U.S. Supreme Court Justice Anthony Kennedy will step down from the high court soon. Kennedy on Wednesday announced his retirement, effective at the end of July. Kennedy turns 82 next month. He has served as a Supreme Court justice since 1988 after being nominated by President Ronald Reagan.
Kennedy is generally considered to be a conservative, but has been seen as a swing vote on the nine-member court a number of times. Professor J. Clark Kelso, who is a professor of law at the University of the Pacific's McGeorge School of Law in Sacramento, notes that Kennedy delivered the decisive vote in the Supreme Court's landmark 2015 ruling allowing same-sex marriage.
Justice Kennedy was himself a Constitutional Law professor at McGeorge from 1965 to 1988. However, his Sacramento roots go much deeper.
Kennedy was born in Sacramento in 1936, and he was raised in California's capital city. His father was Anthony J. Kennedy who had a politically influential legal practice in Sacramento. When his father died in 1963, Kennedy took over that law practice.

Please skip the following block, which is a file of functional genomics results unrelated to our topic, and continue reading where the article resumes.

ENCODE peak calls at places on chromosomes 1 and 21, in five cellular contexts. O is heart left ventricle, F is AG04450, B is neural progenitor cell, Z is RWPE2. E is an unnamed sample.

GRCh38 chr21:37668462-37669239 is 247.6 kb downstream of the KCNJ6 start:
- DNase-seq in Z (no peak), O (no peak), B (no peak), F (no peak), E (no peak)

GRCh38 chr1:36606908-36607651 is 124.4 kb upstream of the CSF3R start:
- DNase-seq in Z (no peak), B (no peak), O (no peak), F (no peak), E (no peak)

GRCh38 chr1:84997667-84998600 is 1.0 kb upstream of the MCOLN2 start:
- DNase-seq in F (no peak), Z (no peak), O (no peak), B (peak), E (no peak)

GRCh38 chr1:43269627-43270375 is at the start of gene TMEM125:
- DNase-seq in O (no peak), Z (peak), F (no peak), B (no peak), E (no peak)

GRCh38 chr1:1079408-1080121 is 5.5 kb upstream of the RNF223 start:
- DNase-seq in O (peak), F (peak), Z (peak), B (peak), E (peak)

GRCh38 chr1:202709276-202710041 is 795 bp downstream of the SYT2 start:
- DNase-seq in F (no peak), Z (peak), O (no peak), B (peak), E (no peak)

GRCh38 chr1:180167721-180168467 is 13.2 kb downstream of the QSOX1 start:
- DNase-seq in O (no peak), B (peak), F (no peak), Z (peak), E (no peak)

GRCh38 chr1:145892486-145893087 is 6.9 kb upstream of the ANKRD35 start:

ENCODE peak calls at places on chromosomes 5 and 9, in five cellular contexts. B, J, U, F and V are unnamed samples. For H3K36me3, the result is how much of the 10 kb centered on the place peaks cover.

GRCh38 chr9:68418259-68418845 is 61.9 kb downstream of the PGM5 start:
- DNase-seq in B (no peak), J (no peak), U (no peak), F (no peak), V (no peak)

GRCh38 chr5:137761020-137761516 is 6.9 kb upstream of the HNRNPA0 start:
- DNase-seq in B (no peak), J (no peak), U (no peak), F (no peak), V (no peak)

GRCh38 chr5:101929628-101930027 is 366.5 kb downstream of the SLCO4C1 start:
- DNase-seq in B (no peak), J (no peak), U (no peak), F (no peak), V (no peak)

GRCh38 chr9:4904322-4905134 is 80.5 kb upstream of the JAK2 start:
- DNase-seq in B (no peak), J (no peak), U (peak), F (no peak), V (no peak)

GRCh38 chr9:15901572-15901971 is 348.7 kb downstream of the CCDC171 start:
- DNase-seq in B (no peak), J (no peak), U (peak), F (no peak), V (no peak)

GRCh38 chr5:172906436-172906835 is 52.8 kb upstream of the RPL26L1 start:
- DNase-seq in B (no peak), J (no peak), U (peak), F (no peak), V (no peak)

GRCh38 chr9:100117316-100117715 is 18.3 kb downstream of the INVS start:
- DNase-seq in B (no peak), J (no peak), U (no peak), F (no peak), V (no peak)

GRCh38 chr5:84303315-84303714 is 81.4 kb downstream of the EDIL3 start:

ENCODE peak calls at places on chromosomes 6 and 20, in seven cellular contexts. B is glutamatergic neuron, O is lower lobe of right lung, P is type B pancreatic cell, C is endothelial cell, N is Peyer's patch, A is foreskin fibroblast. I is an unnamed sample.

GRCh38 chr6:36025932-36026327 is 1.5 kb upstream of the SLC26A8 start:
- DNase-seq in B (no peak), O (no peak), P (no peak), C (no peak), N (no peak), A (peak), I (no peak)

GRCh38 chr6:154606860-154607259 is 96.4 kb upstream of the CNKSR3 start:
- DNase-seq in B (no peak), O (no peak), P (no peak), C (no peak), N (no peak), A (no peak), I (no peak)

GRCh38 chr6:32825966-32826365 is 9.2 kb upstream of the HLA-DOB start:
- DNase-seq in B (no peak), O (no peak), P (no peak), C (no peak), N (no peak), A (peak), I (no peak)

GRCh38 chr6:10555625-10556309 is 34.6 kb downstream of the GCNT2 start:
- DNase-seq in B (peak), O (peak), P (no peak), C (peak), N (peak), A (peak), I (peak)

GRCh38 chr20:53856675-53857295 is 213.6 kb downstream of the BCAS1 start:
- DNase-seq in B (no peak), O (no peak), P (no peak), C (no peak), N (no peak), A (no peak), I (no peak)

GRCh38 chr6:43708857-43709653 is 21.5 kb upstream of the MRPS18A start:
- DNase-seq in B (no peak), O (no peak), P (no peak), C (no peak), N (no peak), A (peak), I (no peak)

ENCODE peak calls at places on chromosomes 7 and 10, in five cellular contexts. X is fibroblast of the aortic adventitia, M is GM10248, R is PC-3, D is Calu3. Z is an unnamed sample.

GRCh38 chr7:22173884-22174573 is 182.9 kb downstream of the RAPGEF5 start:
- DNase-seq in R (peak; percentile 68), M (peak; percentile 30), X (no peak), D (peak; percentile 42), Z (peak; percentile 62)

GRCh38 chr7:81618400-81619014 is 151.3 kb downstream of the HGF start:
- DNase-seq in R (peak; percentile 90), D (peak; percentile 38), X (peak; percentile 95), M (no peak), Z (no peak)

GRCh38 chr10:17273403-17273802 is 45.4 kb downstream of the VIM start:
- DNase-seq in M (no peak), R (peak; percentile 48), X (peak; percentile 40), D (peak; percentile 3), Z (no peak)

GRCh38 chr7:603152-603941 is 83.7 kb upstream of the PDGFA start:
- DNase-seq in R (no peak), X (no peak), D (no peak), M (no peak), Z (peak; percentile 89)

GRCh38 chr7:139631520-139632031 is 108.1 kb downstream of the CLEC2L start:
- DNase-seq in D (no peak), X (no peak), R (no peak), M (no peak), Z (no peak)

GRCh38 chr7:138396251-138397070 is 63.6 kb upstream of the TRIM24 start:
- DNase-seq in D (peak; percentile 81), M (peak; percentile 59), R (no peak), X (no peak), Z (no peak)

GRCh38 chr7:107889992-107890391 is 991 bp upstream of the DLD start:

Kennedy established a relationship with then California Governor Ronald Reagan while helping with the writing of state tax proposal. That relationship resulted in a 1975 recommendation by Reagan that President Gerald Ford nominate Kennedy to a vacant seat on the U.S. Court of Appeals for the Ninth Circuit. Ford made that nomination, and Kennedy was unanimously confirmed by the U.S. Senate.
During Regan's second term as President of the United States he nominated Kennedy as the replacement for the retiring Lewis Powell, Jr. Anthony Kennedy became Justice Anthony Kennedy when he was sworn-in during a ceremony on February 18, 1988.
While he described Kennedy as a moderate who sided with both liberals and conservatives during his time on the high court, Professor Kelso said the Kennedy is technically considered a conservative. Clark suggested it is very likely that President Donald Trump will select an even more conservative judge from a list of 25 judicial candidates he has to choose from now. Kelso called all of those candidate highly qualified. Kelso added that the nomination process for Kennedy's successor will go quickly, since Democrats do not have the votes needed to block the confirmation.